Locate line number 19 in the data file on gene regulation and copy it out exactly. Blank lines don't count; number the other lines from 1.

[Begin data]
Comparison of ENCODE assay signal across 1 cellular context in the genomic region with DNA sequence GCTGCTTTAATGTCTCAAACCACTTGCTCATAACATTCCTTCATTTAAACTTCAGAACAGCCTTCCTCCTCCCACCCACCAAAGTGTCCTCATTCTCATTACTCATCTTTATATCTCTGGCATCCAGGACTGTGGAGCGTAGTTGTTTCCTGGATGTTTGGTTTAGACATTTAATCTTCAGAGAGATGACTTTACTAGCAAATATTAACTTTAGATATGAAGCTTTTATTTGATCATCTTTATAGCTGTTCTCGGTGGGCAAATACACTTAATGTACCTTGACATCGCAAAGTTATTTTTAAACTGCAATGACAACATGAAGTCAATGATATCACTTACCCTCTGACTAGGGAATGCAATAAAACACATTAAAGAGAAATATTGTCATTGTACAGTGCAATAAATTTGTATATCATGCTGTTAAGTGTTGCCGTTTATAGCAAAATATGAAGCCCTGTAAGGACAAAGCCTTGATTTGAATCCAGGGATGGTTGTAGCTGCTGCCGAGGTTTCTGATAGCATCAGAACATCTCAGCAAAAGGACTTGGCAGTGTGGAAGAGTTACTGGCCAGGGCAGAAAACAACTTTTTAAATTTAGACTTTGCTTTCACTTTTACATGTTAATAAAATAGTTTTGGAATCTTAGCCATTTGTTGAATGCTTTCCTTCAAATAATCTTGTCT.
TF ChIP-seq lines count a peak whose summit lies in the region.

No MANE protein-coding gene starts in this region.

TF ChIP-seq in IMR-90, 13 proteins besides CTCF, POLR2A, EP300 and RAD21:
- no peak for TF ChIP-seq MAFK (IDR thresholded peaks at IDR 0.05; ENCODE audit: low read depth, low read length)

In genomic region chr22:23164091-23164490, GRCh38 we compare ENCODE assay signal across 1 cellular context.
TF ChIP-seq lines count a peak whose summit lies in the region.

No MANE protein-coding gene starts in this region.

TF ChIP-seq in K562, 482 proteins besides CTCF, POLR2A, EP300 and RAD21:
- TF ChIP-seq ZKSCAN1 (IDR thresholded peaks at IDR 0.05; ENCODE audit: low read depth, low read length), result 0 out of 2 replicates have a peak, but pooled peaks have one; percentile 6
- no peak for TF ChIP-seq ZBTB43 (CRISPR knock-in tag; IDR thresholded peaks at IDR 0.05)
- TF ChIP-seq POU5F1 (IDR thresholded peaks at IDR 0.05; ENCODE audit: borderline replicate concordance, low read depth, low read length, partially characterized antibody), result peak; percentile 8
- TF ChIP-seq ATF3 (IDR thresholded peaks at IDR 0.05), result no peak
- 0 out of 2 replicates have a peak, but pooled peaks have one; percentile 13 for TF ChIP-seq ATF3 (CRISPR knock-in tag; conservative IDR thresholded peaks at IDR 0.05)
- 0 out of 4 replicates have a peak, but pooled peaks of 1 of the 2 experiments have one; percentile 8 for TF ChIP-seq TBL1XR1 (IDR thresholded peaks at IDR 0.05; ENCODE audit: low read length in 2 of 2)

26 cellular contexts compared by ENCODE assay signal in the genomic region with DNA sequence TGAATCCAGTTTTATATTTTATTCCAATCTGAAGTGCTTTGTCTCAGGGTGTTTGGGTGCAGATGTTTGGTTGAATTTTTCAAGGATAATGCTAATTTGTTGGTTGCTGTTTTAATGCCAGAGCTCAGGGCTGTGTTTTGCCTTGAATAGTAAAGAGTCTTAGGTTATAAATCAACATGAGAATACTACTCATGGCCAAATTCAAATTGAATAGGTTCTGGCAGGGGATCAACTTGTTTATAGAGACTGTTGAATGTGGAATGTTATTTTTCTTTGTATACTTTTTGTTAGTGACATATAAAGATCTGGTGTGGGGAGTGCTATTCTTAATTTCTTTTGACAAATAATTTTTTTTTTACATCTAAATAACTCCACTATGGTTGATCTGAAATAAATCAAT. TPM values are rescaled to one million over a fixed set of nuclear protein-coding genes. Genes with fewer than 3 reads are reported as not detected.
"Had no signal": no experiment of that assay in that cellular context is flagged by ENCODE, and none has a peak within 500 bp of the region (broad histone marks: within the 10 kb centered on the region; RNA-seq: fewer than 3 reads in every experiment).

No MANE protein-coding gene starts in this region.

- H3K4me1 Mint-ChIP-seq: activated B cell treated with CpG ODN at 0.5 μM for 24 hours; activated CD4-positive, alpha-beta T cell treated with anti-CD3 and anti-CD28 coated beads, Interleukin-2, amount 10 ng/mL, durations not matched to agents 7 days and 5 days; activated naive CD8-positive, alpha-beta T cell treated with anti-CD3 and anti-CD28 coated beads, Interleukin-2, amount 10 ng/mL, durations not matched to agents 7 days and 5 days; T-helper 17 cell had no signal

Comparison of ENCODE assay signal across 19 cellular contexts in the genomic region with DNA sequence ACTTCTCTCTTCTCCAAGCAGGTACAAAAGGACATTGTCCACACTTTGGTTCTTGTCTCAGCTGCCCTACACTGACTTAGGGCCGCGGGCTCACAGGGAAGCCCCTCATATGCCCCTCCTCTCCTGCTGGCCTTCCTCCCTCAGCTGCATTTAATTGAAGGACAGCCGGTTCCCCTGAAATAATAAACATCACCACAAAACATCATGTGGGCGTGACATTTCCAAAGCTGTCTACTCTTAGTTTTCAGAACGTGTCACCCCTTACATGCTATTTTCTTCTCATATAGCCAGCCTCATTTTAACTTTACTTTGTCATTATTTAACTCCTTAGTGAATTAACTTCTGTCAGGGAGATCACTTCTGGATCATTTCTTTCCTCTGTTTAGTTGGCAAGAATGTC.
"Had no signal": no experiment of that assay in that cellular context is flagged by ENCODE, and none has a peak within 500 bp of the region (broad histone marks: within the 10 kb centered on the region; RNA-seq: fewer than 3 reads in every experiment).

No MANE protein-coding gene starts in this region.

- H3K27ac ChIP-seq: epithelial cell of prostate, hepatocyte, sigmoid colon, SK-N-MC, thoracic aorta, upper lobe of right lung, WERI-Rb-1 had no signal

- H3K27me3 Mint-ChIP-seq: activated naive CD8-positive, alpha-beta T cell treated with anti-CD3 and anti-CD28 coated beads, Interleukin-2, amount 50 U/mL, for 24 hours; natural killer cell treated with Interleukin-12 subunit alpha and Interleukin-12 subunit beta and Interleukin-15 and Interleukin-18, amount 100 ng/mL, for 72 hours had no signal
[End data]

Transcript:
- H3K4me1 Mint-ChIP-seq: activated B cell treated with CpG ODN at 0.5 μM for 24 hours; activated CD4-positive, alpha-beta T cell treated with anti-CD3 and anti-CD28 coated beads, Interleukin-2, amount 10 ng/mL, durations not matched to agents 7 days and 5 days; activated naive CD8-positive, alpha-beta T cell treated with anti-CD3 and anti-CD28 coated beads, Interleukin-2, amount 10 ng/mL, durations not matched to agents 7 days and 5 days; T-helper 17 cell had no signal